National

Taboo family registry records from Meiji Era sold at auction in Japan again

JIJI

Documents apparently showing family registry records from the Meiji Era called jinshin koseki, currently prohibited due to descriptions of social classes and criminal histories, have been auctioned online again, it has been learned.

The Justice Ministry and other sources said Friday that two such documents were put on Yahoo Japan’s auction site in May. One was seized by the ministry, with the seller’s consent, but the other was acquired by a bidder.

As of Friday, the buyer had not followed a ministry request, made through the website’s operator, Yahoo Japan Corp., to hand over the document to the ministry.

With no legal basis for collecting such documents against the will of the owner, the ministry has no choice but to ask the buyer to hand it over on a voluntary basis, ministry officials said.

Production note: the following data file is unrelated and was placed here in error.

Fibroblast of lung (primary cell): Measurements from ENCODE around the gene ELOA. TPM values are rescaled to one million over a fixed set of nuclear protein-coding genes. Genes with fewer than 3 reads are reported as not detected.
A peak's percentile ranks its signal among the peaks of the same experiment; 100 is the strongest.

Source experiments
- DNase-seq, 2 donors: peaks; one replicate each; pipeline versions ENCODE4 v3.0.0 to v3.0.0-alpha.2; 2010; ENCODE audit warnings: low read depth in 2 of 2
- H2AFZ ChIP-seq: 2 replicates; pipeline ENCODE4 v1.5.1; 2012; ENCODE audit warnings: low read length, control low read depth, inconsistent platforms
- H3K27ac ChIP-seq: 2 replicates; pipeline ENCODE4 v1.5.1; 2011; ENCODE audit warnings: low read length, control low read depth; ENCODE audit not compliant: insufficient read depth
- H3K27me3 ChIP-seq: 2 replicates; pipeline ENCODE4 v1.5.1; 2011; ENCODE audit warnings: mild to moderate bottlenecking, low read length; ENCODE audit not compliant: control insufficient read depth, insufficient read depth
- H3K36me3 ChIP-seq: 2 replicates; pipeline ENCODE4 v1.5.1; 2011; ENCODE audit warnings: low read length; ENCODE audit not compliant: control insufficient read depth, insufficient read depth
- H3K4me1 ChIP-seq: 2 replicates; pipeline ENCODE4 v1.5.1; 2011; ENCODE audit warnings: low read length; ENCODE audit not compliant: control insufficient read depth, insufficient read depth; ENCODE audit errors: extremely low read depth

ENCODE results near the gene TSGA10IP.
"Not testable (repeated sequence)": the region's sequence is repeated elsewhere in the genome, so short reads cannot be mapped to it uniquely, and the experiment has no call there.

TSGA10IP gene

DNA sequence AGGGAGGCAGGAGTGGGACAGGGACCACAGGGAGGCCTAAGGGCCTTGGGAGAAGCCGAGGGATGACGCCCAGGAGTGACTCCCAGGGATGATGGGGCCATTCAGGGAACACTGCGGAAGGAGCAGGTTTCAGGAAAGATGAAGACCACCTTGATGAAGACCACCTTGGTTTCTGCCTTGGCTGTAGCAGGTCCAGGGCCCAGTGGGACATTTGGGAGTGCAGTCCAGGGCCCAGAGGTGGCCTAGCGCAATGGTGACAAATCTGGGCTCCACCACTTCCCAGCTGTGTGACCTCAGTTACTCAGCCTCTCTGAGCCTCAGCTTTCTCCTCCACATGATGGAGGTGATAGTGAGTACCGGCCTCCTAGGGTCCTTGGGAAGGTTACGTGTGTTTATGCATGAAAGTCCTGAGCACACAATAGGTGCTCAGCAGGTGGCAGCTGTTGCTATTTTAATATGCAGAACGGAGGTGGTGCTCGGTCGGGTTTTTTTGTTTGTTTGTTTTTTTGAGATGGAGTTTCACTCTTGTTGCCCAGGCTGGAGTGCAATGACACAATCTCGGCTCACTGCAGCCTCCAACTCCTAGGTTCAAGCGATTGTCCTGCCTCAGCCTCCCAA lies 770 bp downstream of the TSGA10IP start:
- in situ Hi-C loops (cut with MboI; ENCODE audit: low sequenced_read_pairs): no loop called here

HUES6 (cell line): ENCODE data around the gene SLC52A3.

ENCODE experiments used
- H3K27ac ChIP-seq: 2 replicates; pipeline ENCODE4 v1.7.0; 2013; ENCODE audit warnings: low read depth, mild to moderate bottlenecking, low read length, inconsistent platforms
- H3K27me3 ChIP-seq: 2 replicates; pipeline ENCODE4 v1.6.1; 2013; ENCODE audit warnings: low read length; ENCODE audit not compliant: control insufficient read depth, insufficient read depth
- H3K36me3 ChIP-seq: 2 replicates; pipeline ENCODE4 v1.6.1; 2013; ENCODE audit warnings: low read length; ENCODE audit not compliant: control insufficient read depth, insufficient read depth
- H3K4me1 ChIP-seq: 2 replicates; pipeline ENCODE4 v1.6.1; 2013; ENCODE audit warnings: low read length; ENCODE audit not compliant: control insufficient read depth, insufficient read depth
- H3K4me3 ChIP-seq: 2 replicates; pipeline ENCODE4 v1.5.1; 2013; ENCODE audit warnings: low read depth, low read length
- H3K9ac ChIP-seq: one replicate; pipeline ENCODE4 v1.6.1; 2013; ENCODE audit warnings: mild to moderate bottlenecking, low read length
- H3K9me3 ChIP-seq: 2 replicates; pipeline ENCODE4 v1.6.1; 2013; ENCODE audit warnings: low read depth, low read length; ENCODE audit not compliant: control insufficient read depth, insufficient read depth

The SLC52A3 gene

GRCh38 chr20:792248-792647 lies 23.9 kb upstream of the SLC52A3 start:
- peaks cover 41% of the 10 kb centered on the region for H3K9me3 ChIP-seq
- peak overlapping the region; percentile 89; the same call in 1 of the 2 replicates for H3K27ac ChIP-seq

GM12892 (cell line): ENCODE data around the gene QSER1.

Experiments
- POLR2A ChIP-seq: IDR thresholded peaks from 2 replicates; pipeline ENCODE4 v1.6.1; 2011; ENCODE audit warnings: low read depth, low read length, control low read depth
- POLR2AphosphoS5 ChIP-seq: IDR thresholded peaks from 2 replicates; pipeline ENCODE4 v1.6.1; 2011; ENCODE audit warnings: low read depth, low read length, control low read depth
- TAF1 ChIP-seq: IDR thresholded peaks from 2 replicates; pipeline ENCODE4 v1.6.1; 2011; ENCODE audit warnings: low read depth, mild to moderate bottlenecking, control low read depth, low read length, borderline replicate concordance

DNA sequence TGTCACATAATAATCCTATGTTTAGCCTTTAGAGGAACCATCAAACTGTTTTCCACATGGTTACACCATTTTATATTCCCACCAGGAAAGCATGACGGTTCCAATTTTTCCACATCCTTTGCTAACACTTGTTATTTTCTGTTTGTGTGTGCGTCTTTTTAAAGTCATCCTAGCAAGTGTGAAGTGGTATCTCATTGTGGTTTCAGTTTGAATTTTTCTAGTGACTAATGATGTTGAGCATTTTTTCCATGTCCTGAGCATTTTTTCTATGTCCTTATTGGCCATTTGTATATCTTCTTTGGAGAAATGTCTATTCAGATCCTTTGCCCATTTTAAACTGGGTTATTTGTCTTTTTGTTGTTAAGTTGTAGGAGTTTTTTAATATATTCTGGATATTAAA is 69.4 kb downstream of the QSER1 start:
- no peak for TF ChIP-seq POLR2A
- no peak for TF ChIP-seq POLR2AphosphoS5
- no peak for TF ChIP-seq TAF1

The two documents are believed to contain jinshin koseki data from areas in Nara and Saitama prefectures. There has been no confirmation yet on whether the documents are genuine.

In February this year, a document showing jinshin koseki data from areas around Hamamatsu, Shizuoka Prefecture, was found on the same website. The ministry managed to prevent it from being sent out to the buyer.

In 1968, the Justice Ministry instructed municipalities across the country to seal such records due to concerns they may cause discrimination. Last year, the ministry drew up guidelines for storing them.

Most of the original records are kept under strict control at the ministry’s local bureaus and other locations. Some, however, are believed to remain with the families of those who were involved in compiling the records.